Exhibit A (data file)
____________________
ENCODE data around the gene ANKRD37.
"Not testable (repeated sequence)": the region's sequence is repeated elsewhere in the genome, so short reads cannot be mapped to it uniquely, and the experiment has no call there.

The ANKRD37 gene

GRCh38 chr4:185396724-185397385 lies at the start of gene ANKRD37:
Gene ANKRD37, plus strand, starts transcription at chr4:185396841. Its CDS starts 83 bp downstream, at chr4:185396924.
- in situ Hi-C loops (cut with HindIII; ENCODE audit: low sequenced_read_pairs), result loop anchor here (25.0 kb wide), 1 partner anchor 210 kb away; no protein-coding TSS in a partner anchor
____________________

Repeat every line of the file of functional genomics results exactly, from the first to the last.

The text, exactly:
ENCODE data around the gene ANKRD37.
"Not testable (repeated sequence)": the region's sequence is repeated elsewhere in the genome, so short reads cannot be mapped to it uniquely, and the experiment has no call there.

The ANKRD37 gene

GRCh38 chr4:185396724-185397385 lies at the start of gene ANKRD37:
Gene ANKRD37, plus strand, starts transcription at chr4:185396841. Its CDS starts 83 bp downstream, at chr4:185396924.
- in situ Hi-C loops (cut with HindIII; ENCODE audit: low sequenced_read_pairs), result loop anchor here (25.0 kb wide), 1 partner anchor 210 kb away; no protein-coding TSS in a partner anchor